Musk has dealt some pretty heavy blows, imagine how he felt watching that first rocket implode? But rather than taking a seat next to his critics, his mental toughness shines through as he continues to push his businesses into new territories, and literally into the cosmos.
In a Time Profile in 2013, Sir Richard Branson himself wrote that “whatever skeptics have said can’t be done, Elon has gone out and made real.” We’re not sure if anyone specifically told Musk he couldn’t launch his car into orbit while playing David Bowie’s Space Oddity on repeat, but nevertheless, it’s just one more boundary he’s decided to test (and succeeded).
Sir James Dyson
You probably recognize his surname, and maybe you even have a few of his branded products lying around your home.
In school and college, Dyson found his love for interior design and furniture. This love was fuelled by a teacher who showed him the possibilities of combining drawings with the engineering of inventions and ignited the curiosity spark that we see so often in product pioneers.
Dyson began inventing.
His first invention, the “ballbarrow”, was just a regular wheelbarrow with a ball in place of the wheel, but the concept led to the invention of a cyclone-like system for bagless vacuums.
Dyson became obsessive. Creating prototype after prototype until he could make it work. It took a grand total of 5,127 different prototypes over 15 years for Dyson to get a vacuum prototype that he could pitch to British retailers. All of which rejected the idea.
When asked about this period in his life by Forbes, Dyson says “I was living off the bank when I had the idea back in 1979. I had no money to start with; In fact, I was in debt, and had been ever since I was a student.”
Nevertheless, Dyson’s belief in his product eventually pushed him to launch the product through catalogs in Japan. The product became an instant success and took off on a global scale. All of Dyson’s previous inventions fed into new ideas, creating hair styling tools, bladeless fans, hand dryers, even a Sea Truck that was picked up by the military.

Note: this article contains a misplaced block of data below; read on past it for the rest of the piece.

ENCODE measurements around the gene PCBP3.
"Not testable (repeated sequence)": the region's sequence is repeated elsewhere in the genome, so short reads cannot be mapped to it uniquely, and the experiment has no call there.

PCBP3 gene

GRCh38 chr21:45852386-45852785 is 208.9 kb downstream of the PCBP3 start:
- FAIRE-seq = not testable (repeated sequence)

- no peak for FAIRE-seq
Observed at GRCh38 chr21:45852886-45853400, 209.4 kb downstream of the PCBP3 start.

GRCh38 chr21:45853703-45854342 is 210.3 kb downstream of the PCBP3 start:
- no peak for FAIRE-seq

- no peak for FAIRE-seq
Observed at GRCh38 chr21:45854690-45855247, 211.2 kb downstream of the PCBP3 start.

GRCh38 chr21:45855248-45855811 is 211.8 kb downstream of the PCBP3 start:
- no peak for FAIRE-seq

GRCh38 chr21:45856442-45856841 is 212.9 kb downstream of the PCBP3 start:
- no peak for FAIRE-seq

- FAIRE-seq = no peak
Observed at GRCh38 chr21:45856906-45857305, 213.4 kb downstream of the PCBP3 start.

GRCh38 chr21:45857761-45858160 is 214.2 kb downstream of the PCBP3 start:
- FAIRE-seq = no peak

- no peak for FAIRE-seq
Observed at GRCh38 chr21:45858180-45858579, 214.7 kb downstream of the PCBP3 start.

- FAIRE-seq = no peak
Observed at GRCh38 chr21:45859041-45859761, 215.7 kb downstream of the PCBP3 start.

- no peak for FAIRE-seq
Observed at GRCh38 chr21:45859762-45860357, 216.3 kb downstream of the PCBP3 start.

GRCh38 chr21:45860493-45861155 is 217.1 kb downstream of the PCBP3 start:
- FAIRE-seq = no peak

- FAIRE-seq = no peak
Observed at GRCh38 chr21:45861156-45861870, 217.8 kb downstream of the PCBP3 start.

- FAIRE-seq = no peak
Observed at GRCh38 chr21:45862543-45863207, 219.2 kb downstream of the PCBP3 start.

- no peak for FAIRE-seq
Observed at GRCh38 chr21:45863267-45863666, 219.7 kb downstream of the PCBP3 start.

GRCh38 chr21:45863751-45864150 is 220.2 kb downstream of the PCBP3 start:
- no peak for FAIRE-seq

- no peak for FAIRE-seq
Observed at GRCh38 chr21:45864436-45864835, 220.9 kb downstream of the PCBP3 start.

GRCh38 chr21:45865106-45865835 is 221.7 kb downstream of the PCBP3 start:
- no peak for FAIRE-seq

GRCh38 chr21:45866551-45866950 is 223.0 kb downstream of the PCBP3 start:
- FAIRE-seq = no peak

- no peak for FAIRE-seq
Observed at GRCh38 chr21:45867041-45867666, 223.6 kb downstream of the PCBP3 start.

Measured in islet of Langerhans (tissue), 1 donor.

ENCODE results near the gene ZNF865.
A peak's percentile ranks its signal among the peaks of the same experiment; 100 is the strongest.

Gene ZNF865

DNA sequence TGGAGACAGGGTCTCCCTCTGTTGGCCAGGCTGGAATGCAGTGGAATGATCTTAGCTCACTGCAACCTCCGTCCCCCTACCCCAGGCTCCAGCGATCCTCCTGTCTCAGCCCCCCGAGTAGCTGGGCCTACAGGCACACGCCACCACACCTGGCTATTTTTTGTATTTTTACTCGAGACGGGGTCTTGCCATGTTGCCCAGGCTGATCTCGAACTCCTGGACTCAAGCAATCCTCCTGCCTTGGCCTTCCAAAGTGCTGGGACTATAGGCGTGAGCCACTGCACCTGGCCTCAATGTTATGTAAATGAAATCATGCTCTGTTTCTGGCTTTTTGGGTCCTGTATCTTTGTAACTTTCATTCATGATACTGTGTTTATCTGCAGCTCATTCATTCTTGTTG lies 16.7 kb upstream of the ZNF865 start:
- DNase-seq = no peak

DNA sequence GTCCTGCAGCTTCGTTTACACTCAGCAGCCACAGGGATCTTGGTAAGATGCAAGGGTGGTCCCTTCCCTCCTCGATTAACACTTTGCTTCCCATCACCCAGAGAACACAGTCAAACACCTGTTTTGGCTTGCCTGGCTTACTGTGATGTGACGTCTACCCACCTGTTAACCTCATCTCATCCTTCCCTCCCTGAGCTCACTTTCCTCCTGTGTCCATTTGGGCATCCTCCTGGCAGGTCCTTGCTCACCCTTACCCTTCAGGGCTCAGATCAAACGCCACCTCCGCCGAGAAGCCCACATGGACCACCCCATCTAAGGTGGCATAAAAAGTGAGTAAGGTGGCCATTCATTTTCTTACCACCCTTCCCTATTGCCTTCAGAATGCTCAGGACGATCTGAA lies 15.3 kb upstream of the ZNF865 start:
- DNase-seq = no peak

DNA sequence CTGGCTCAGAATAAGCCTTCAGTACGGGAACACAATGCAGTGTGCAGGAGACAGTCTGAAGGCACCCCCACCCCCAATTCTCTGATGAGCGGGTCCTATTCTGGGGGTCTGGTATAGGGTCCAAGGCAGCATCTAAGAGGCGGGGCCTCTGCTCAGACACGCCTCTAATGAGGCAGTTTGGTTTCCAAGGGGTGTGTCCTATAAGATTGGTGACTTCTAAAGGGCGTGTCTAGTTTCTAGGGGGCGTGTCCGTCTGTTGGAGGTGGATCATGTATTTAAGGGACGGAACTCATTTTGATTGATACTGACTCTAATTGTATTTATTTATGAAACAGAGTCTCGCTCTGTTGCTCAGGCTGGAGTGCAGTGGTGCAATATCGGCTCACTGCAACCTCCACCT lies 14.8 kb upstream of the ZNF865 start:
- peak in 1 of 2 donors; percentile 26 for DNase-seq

In 2020 Bloomberg estimated his net worth to be reaching $27.3 billion.
So, what characteristic does Dyson have that helped him to push through decades of failure and thousands of failed prototypes?
Have a look at this excerpt from a 2006 interview:
“I wanted to give up almost every day. But one of the things I did when I was young was long-distance running, from a mile up to ten miles…I was quite good at it, not because I was physically good, but because I had more determination. I learned determination from it.”
“More particularly, I learned that the moment you want to slow down is the moment you should accelerate. In long-distance running, you go through a pain barrier. The same thing happens in research and development projects, or in starting any business. There’s a terrible moment when failure is staring you in the face. And actually, if you persevere a bit longer you’ll start to climb out of it.
It takes a helluva lot of mental toughness to run a marathon, and it’s that same toughness that keeps you chasing your dream.
Sir Richard Branson
A cover boy of Foundr magazine, founder of the Virgin Group which now controls 400+ companies, and a net worth of $5 billion, and an actual knight, Sir Richard Branson is a lesson in dedication, perspiration, mental toughness, and a hardcore lesson in not taking yourself too seriously and staying the course.
Branson’s ability to overcome personal challenges is best framed by his struggles with dyslexia.